Linux Magazine: Keeping Track of What Goes On: Part I – syslog

“…people like me are fortunate that Linux comes with lots of great tools for recording and storing information about system operations on an ongoing basis. This is accomplished via the syslog facility, a central system message logging facility standard on all modern Unix systems.”

“Under Linux, this subsystem consists of a number of components: two daemons, a configuration file, and a number of log files that will record the actual data. The daemons are called syslogd and klogd, and they are usually started automatically when the system boots. (The file that actually does the work is typically /etc/rc.d/init. d/syslog, executed via a link to a file in one of the rcn.d subdirectories.)”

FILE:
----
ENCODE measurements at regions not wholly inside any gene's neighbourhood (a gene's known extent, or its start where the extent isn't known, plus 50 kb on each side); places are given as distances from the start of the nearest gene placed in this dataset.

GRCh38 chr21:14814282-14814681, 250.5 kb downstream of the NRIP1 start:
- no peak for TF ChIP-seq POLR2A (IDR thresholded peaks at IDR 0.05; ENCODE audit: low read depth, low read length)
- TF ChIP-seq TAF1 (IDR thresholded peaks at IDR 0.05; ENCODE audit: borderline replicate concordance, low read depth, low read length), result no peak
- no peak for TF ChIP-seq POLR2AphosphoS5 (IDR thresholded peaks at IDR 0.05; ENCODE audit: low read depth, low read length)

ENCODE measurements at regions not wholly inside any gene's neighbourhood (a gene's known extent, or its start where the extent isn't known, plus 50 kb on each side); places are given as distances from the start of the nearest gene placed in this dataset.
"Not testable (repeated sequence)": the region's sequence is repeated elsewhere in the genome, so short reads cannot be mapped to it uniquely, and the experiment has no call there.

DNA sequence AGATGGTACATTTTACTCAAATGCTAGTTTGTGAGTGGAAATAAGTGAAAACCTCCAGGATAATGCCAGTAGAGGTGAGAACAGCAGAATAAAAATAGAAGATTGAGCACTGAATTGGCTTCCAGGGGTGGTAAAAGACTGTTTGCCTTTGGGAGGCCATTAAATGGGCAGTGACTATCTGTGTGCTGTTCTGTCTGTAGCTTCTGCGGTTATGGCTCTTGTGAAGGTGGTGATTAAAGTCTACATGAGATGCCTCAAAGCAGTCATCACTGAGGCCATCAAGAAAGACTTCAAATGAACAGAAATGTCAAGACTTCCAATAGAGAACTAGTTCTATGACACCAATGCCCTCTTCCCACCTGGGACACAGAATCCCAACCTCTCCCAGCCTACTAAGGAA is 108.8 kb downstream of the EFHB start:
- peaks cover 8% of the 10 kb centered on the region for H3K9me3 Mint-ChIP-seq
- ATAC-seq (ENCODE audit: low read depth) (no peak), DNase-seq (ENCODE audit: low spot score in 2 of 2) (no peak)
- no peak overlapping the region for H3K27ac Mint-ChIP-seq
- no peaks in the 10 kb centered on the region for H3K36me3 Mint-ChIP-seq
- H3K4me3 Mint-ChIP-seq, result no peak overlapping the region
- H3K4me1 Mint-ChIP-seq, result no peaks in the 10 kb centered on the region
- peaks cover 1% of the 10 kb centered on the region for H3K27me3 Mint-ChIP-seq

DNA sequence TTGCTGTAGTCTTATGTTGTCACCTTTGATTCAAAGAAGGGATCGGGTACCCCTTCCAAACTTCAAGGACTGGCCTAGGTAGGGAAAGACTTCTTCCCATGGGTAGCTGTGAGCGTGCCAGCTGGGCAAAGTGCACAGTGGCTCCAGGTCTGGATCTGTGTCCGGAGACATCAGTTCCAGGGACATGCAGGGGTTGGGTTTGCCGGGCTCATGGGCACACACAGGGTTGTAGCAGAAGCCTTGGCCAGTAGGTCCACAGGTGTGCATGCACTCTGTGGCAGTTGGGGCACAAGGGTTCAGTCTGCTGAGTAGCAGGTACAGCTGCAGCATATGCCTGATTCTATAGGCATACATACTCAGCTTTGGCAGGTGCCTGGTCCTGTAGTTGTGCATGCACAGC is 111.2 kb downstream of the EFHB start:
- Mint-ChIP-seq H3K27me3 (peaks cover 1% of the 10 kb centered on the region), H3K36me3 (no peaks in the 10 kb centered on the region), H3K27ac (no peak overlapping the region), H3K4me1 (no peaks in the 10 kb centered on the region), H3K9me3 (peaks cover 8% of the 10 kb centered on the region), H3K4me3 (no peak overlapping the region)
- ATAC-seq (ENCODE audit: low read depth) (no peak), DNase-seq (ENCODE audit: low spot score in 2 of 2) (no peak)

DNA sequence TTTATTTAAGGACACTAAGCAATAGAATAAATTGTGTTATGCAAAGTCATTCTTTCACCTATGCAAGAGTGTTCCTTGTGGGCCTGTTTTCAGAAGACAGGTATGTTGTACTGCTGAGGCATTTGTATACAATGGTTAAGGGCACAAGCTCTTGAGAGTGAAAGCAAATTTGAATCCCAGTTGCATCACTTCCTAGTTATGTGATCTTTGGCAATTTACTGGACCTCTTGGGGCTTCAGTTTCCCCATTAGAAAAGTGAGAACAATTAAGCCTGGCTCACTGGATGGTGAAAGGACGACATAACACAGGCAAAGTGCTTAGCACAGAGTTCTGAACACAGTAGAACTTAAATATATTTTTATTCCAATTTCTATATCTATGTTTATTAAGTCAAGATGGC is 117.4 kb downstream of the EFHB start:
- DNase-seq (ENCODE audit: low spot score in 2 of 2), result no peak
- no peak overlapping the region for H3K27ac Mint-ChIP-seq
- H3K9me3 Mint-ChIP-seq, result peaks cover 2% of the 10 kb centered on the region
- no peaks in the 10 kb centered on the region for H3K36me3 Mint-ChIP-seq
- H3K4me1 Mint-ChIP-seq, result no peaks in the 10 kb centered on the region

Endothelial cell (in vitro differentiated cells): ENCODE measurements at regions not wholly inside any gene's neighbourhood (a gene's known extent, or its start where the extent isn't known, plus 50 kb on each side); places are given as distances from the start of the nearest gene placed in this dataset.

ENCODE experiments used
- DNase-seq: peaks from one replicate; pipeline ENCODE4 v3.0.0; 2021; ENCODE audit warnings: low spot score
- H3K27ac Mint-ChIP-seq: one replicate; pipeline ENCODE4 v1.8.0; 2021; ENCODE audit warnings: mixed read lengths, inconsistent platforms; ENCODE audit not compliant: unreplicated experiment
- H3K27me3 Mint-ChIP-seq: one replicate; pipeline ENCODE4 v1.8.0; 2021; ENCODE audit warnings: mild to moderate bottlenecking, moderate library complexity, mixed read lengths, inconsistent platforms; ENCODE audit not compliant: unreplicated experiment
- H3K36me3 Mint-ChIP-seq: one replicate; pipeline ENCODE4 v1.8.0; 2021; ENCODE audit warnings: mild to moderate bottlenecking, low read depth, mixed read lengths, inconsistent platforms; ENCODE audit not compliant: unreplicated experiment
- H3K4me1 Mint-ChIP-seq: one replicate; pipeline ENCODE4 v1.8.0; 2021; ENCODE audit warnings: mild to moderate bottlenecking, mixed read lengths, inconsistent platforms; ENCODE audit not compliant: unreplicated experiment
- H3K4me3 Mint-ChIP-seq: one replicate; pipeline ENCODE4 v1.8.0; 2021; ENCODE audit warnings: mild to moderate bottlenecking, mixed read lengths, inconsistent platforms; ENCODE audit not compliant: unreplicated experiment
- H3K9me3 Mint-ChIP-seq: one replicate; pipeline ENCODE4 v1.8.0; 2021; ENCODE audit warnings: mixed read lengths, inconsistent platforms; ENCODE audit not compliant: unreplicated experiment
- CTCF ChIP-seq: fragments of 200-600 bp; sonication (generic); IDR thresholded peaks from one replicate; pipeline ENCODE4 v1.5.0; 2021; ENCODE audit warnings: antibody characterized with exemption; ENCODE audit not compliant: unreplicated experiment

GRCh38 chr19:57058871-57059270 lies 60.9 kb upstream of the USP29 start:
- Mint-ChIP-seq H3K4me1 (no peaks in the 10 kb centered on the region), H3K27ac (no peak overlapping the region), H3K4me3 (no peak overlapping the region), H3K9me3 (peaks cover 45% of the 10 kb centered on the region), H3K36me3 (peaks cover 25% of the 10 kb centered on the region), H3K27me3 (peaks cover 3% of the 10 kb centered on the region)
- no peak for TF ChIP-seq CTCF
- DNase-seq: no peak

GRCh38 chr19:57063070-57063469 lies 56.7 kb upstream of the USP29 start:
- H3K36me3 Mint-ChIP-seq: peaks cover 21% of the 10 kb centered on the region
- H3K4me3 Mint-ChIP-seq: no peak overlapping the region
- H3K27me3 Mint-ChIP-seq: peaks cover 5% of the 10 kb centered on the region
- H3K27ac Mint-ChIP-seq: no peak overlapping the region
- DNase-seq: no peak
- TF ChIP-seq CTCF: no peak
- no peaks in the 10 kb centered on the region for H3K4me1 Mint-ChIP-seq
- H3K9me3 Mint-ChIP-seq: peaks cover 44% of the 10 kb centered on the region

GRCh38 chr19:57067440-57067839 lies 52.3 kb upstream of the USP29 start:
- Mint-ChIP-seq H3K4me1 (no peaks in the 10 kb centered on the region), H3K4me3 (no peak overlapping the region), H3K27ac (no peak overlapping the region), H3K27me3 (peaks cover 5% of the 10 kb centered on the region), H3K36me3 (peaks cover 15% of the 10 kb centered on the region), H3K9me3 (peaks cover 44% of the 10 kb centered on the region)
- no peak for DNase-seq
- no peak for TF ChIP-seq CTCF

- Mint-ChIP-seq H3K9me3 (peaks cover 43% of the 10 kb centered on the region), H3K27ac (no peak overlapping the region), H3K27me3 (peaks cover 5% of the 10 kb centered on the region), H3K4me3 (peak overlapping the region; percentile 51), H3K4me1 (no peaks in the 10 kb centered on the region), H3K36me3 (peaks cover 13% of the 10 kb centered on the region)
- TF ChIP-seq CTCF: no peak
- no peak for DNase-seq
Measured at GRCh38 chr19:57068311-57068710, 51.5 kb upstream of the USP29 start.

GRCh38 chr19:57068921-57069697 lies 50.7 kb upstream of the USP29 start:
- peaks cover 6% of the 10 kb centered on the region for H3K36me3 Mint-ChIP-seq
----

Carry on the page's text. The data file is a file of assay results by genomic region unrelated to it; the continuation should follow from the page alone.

“The syslog facility collects all of the system messages produced by all of the various subsystems running on Linux and either records them or forwards them to some responsible party as specified by its configuration file. Most messages tend to be written to a log file, and the conventional location for these log files is /var/log.”

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